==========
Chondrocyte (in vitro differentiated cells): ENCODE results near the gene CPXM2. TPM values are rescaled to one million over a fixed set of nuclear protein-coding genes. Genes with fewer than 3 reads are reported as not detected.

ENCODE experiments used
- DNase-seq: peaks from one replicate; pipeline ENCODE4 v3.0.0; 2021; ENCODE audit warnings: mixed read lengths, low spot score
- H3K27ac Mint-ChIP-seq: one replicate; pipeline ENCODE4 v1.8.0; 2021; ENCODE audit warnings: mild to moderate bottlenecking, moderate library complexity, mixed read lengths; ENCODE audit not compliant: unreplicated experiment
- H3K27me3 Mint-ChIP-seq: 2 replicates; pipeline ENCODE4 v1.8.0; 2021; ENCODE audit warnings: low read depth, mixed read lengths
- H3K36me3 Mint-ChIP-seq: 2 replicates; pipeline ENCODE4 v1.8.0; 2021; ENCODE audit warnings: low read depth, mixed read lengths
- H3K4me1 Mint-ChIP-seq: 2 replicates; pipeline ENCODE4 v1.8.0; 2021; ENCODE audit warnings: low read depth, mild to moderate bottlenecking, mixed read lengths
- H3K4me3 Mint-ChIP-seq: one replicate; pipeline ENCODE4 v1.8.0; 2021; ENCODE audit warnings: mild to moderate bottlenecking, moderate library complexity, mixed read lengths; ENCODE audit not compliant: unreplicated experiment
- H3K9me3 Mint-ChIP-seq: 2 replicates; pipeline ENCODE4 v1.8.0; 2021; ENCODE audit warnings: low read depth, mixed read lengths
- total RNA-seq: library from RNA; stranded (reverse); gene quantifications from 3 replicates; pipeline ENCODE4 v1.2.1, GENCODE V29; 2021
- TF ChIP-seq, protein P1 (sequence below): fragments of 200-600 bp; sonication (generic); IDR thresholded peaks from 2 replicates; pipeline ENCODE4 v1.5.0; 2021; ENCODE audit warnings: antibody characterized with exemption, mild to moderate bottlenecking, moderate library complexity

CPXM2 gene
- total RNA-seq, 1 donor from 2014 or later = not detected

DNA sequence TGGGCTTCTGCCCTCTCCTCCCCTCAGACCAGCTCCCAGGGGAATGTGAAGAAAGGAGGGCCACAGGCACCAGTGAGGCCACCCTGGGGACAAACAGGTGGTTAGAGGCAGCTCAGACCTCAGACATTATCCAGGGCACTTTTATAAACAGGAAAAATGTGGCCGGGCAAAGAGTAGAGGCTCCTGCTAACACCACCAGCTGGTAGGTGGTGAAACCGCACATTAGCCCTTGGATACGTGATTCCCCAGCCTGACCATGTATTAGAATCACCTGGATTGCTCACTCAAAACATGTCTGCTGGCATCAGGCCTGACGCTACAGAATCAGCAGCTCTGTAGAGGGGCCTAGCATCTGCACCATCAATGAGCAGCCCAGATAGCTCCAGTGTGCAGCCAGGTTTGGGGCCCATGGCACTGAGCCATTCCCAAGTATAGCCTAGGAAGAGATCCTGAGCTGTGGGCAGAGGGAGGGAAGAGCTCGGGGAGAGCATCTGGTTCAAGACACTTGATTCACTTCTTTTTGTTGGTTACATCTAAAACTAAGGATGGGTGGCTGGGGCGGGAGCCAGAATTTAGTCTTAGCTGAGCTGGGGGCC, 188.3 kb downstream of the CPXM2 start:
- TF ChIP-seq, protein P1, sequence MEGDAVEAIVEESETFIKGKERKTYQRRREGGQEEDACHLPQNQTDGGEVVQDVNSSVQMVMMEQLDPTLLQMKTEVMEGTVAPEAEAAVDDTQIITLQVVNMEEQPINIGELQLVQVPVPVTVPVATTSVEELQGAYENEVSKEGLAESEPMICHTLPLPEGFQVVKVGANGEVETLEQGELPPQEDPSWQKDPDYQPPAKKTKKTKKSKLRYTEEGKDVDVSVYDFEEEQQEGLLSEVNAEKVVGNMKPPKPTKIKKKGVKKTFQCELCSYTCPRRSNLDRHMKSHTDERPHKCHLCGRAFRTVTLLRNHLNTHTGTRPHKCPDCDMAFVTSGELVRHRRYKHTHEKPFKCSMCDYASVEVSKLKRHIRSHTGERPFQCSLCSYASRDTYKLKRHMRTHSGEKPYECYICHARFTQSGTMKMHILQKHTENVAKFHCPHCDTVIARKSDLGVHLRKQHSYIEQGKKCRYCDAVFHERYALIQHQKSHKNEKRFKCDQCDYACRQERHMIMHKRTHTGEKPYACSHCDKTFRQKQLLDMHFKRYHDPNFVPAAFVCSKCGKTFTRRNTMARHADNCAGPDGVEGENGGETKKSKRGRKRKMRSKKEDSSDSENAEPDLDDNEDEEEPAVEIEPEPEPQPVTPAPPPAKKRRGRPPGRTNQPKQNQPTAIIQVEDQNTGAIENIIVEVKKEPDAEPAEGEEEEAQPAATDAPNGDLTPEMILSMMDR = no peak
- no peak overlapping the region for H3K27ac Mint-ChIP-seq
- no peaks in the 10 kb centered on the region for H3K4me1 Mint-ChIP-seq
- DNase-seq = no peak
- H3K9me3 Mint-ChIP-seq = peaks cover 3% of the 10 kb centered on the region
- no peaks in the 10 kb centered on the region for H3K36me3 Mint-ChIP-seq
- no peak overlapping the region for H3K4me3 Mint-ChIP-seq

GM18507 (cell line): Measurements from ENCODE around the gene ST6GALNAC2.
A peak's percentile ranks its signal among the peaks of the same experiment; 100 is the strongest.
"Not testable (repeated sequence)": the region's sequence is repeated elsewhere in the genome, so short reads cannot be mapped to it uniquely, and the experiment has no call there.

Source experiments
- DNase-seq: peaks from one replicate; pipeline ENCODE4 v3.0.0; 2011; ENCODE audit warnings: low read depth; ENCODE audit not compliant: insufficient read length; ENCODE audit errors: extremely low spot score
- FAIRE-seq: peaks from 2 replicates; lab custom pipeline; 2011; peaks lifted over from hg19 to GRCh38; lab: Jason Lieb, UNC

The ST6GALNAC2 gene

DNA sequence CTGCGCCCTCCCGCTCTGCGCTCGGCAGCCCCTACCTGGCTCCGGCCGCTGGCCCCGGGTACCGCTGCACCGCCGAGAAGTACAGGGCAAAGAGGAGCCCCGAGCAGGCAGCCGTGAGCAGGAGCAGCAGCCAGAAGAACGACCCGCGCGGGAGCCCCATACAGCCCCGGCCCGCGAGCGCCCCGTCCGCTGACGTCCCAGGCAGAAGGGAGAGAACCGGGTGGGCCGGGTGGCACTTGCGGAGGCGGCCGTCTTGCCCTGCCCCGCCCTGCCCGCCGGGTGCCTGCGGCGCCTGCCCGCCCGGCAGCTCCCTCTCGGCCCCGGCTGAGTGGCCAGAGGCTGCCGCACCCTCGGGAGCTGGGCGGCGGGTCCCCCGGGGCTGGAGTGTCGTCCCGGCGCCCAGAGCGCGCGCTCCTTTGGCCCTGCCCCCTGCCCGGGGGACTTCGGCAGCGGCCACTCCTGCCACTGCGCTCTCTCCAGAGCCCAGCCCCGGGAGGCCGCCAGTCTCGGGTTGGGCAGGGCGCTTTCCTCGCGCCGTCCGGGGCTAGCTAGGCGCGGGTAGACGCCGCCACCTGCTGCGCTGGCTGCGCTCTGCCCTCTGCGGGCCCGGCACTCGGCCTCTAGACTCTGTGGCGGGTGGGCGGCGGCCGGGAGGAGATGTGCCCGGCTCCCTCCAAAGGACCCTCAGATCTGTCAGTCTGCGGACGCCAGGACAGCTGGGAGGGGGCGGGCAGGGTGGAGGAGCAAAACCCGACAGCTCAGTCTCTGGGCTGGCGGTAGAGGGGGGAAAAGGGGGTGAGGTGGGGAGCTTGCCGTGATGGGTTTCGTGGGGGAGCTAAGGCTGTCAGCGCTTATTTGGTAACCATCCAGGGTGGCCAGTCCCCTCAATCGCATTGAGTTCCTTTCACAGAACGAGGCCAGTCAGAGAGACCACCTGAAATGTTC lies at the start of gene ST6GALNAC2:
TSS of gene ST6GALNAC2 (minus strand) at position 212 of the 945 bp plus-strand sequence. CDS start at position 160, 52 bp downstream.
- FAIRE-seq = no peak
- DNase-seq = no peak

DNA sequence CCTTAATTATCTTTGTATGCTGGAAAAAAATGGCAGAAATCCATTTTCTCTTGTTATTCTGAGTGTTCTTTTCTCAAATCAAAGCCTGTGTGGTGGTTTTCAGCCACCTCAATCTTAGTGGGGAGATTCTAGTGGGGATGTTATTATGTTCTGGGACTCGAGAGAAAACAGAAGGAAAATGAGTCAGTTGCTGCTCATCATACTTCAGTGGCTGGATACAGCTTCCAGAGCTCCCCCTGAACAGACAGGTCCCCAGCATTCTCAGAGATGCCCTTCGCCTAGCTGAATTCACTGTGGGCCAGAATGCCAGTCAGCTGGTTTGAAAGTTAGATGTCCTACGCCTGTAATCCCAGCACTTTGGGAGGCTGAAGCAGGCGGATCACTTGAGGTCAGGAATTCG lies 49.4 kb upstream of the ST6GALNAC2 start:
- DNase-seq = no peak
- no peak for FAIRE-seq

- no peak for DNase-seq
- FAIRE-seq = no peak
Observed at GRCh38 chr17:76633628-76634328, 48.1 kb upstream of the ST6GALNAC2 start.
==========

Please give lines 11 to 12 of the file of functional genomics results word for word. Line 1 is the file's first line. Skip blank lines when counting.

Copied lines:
- TF ChIP-seq, protein P1 (sequence below): fragments of 200-600 bp; sonication (generic); IDR thresholded peaks from 2 replicates; pipeline ENCODE4 v1.5.0; 2021; ENCODE audit warnings: antibody characterized with exemption, mild to moderate bottlenecking, moderate library complexity

CPXM2 gene